This article isn’t particularly well written, but it did answer a question I had upon first reading it: Black troops got no bounty rewards, so I suppose there were no black substitutes.
Before the war would end, 180,000 blacks would take up guns and battle for their freedom.
But, while recruitment was easy at first, it grew harder. Even though they were accepted as soldiers, blacks were not given a fair shake, and potential volunteers knew it. Blacks could not serve as commissioned officers, for instance: For the next several score of years, they would always be ordered around by whites. They received less pay than their Caucasian counterparts and also were denied the sign-up bounty that whites received.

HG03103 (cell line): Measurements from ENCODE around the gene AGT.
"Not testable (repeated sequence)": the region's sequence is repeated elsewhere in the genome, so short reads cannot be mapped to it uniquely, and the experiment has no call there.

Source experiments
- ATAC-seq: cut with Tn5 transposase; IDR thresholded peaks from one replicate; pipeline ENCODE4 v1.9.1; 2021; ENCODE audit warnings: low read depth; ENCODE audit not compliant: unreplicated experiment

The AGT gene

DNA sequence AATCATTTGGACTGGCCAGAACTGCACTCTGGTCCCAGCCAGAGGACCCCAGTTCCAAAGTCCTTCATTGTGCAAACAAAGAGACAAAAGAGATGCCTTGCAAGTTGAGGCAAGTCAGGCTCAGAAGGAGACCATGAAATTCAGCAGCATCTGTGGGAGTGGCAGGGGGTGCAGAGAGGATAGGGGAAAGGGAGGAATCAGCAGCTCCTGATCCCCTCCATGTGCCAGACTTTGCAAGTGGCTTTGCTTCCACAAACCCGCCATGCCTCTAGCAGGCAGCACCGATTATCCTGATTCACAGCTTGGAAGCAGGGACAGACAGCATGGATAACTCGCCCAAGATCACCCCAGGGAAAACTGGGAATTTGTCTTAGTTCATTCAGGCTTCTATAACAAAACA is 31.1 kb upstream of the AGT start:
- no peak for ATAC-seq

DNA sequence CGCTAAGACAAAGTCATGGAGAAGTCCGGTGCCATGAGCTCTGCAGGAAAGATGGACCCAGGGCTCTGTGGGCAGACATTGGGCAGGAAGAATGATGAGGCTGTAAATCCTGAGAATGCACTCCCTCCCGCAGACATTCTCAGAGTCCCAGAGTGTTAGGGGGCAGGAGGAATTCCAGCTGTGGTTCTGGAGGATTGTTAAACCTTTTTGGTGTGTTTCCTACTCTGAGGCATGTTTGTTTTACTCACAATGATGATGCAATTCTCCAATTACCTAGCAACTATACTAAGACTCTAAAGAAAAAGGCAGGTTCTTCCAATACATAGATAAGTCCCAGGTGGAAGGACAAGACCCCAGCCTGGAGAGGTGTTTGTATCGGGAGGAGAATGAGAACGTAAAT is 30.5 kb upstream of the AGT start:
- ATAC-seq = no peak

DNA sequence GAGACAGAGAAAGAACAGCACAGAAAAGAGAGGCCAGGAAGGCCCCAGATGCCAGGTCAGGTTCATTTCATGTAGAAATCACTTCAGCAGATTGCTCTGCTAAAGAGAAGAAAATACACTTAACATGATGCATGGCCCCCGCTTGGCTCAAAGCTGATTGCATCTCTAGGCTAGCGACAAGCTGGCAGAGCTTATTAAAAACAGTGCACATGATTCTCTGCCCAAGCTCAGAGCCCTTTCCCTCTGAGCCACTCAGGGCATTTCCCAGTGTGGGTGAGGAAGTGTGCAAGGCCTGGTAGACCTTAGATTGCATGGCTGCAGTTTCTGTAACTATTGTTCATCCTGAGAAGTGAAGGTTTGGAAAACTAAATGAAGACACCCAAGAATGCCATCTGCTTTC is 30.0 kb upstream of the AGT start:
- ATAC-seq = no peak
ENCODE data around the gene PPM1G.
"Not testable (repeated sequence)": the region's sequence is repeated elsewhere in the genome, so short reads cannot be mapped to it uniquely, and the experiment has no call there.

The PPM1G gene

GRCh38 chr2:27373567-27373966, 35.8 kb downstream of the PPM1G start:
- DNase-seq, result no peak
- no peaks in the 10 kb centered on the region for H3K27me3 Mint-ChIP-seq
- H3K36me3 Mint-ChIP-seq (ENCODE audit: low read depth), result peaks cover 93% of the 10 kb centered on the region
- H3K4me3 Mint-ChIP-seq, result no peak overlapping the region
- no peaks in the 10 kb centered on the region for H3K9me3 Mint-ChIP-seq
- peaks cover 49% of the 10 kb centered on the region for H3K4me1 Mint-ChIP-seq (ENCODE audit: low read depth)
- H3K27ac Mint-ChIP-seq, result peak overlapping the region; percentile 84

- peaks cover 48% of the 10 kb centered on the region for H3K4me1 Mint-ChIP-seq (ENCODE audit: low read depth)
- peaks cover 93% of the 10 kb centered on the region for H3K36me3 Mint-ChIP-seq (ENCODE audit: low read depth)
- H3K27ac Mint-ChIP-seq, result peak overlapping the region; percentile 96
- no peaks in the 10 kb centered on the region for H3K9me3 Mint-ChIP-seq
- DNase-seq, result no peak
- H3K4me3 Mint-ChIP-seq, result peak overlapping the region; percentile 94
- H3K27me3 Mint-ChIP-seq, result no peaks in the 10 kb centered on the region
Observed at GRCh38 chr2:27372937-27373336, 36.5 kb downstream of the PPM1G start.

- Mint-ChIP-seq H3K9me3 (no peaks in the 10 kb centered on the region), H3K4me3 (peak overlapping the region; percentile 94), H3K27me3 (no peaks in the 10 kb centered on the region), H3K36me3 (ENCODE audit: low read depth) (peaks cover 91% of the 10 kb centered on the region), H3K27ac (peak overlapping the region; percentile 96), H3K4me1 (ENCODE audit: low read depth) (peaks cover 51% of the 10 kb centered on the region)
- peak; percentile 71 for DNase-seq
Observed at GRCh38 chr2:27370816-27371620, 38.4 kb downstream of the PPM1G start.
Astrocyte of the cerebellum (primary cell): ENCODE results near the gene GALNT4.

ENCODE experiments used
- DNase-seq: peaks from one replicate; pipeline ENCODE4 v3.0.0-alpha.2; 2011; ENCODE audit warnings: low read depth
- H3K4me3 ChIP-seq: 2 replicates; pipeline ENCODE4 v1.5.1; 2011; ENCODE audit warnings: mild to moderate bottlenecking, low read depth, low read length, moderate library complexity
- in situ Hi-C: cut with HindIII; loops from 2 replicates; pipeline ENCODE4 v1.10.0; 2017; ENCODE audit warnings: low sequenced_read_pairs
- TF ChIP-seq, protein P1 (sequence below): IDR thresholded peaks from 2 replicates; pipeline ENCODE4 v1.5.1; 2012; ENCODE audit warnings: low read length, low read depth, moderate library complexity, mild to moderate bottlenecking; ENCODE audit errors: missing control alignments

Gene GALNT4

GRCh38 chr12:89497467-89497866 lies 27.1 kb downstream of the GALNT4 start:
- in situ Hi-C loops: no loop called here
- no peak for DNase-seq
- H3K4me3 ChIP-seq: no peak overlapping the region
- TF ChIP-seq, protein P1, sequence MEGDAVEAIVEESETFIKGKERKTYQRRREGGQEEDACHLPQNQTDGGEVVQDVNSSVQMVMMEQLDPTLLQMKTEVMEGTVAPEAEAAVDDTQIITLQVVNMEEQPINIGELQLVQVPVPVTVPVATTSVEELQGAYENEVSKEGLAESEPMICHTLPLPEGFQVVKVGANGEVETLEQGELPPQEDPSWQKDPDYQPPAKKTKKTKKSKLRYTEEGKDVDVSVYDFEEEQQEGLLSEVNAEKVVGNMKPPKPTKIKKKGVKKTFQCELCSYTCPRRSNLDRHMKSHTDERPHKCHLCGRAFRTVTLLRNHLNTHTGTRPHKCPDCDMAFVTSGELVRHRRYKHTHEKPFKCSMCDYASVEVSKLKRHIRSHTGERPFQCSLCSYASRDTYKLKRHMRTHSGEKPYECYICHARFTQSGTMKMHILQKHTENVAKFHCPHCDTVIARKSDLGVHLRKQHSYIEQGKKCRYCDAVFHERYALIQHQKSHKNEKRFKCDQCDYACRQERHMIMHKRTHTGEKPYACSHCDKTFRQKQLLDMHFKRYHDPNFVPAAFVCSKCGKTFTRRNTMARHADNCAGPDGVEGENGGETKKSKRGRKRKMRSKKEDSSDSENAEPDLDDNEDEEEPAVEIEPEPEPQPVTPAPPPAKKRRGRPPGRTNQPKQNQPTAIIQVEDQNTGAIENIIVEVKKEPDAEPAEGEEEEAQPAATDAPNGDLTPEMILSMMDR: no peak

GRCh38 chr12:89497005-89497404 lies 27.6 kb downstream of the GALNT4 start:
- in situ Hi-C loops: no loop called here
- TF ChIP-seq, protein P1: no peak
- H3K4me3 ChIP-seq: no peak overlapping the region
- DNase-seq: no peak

Worst of all, the Confederacy threatened to execute or enslave every black man captured and to execute every white officer over them.
Even Douglass quit trying to raise troops until he was convinced Lincoln was doing something to solve these issues.
via Bill Hand: The first black troops in the Civil War weren’t always easy to recruit – Local Columns – Sun Journal.